The study has major implications for healthier aging, in which immune system decline contributes to increased susceptibility to disease as people age. By outlining how prolonged fasting cycles — periods of no food for two to four days at a time over the course of six months — kill older and damaged immune cells and generate new ones, the research also has implications for chemotherapy tolerance and for those with a wide range of immune system deficiencies, including autoimmunity disorders.

“We could not predict that prolonged fasting would have such a remarkable effect in promoting stem cell-based regeneration of the hematopoietic system,” said corresponding author Valter Longo, Edna M. Jones Professor of Gerontology and the Biological Sciences at the USC Davis School of Gerontology and director of the USC Longevity Institute. Longo has a joint appointment at the USC Dornsife College of Letters, Arts and Sciences.

“When you starve, the system tries to save energy, and one of the things it can do to save energy is to recycle a lot of the immune cells that are not needed, especially those that may be damaged,” Longo said. “What we started noticing in both our human work and animal work is that the white blood cell count goes down with prolonged fasting. Then when you re-feed, the blood cells come back. So we started thinking, well, where does it come from?”

Fasting cycles

Prolonged fasting forces the body to use stores of glucose, fat and ketones, but it also breaks down a significant portion of white blood cells. Longo likens the effect to lightening a plane of excess cargo.

During each cycle of fasting, this depletion of white blood cells induces changes that trigger stem cell-based regeneration of new immune system cells. In particular, prolonged fasting reduced the enzyme PKA, an effect previously discovered by the Longo team to extend longevity in simple organisms and which has been linked in other research to the regulation of stem cell self-renewal and pluripotency — that is, the potential for one cell to develop into many different cell types. Prolonged fasting also lowered levels of IGF-1, a growth-factor hormone that Longo and others have linked to aging, tumor progression and cancer risk.

“PKA is the key gene that needs to shut down in order for these stem cells to switch into regenerative mode. It gives the OK for stem cells to go ahead and begin proliferating and rebuild the entire system,” explained Longo, noting the potential of clinical applications that mimic the effects of prolonged fasting to rejuvenate the immune system. “And the good news is that the body got rid of the parts of the system that might be damaged or old, the inefficient parts, during the fasting. Now, if you start with a system heavily damaged by chemotherapy or aging, fasting cycles can generate, literally, a new immune system.”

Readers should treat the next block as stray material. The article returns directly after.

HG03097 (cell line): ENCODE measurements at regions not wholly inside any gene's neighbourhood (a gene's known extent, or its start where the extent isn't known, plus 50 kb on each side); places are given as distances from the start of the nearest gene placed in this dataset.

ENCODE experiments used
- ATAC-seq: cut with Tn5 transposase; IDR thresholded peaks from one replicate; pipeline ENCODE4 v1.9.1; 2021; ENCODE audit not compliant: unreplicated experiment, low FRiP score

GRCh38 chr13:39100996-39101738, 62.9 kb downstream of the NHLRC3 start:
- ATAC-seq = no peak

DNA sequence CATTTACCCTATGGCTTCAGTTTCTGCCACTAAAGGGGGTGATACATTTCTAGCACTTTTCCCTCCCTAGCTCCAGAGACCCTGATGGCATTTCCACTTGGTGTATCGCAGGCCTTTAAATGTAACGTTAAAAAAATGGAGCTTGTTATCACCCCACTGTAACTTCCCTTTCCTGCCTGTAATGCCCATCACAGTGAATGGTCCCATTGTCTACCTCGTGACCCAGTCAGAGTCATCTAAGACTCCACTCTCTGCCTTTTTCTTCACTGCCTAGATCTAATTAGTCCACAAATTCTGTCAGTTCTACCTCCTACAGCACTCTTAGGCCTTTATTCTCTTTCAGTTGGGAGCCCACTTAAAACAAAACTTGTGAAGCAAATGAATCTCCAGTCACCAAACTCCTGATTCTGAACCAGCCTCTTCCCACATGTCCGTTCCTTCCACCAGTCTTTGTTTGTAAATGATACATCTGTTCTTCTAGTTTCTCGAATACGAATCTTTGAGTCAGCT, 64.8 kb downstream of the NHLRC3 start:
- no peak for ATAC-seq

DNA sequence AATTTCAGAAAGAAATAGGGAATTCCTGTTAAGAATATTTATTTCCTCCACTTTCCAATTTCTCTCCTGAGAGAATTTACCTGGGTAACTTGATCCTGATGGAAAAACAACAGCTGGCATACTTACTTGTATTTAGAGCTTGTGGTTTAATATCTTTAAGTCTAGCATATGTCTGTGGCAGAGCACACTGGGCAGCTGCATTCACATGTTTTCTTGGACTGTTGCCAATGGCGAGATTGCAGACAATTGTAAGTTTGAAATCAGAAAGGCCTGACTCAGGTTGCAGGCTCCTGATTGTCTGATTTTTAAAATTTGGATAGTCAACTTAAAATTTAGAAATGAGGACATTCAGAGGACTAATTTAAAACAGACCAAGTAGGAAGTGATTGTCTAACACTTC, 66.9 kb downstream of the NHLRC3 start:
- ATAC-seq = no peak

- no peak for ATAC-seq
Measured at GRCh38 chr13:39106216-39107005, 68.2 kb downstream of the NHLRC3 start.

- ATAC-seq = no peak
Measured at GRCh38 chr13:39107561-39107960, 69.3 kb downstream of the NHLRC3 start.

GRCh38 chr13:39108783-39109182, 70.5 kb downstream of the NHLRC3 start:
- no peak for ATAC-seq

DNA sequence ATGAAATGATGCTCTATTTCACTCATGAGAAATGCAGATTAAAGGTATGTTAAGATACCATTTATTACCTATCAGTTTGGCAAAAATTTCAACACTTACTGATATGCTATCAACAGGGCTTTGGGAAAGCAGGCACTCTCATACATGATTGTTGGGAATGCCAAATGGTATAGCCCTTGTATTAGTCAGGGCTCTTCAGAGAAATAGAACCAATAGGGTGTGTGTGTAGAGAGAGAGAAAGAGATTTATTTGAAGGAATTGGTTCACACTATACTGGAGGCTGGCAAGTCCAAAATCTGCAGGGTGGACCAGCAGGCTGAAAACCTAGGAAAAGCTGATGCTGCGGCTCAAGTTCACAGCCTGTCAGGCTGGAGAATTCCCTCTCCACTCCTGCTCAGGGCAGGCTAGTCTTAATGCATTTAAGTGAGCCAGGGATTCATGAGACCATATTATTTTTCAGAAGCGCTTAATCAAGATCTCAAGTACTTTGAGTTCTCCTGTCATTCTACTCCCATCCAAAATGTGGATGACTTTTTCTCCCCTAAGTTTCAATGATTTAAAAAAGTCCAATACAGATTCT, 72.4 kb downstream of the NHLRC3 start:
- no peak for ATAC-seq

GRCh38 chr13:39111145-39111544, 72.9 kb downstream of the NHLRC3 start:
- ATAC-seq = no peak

Prolonged fasting also protected against toxicity in a pilot clinical trial in which a small group of patients fasted for a 72-hour period prior to chemotherapy, extending Longo’s influential past research.

“While chemotherapy saves lives, it causes significant collateral damage to the immune system. The results of this study suggest that fasting may mitigate some of the harmful effects of chemotherapy,” said co-author Tanya Dorff, assistant professor of clinical medicine at the USC Norris Comprehensive Cancer Center and Hospital. “More clinical studies are needed, and any such dietary intervention should be undertaken only under the guidance of a physician.”

“We are investigating the possibility that these effects are applicable to many different systems and organs, not just the immune system,” said Longo, whose lab is in the process of conducting further research on controlled dietary interventions and stem cell regeneration in both animal and clinical studies.

The study was supported by the National Institute of Aging of the National Institutes of Health (grant numbers AG20642, AG025135, P01AG34906). The clinical trial was supported by the V Foundation and the National Cancer Institute of the National Institutes of Health (P30CA014089).

Chia Wei-Cheng of USC Davis was first author of the study. Gregor Adams, Xiaoying Zhou and Ben Lam of the Eli and Edythe Broad Center for Regenerative Medicine and Stem Cell Research at USC; Laura Perin and Stefano Da Sacco of the Saban Research Institute at Children’s Hospital Los Angeles; Min Wei of USC Davis; Mario Mirisola of the University of Palermo; Dorff and David Quinn of the Keck School of Medicine of USC; and John Kopchick of Ohio University were co-authors of the study.

joan jett - crimson and clover 1983.avi

Sunday, June 01, 2014

Lie by Lie: A Timeline of How We Got Into Iraq

At A congressional hearing examining the march to war in Iraq, Republican congressman Walter Jones posed "a very simple question" about the administration's manipulation of intelligence: "How could the professionals see what was happening and nobody speak out?" Colonel Lawrence Wilkerson, Colin Powell's former chief of staff, responded with an equally simple answer: "The vice president."

Net Neutrality is Heading For the Grave Yard - GB LIve 136

Thursday, May 29, 2014

Solar FREAKIN' Roadways!

My Gaunlet Wifi hard drive lost its Wifi, it stills works as a hard drive but won't connect.

Thursday, May 22, 2014

Saturday, May 17, 2014

Edward A. Villarreal. Powered by Blogger.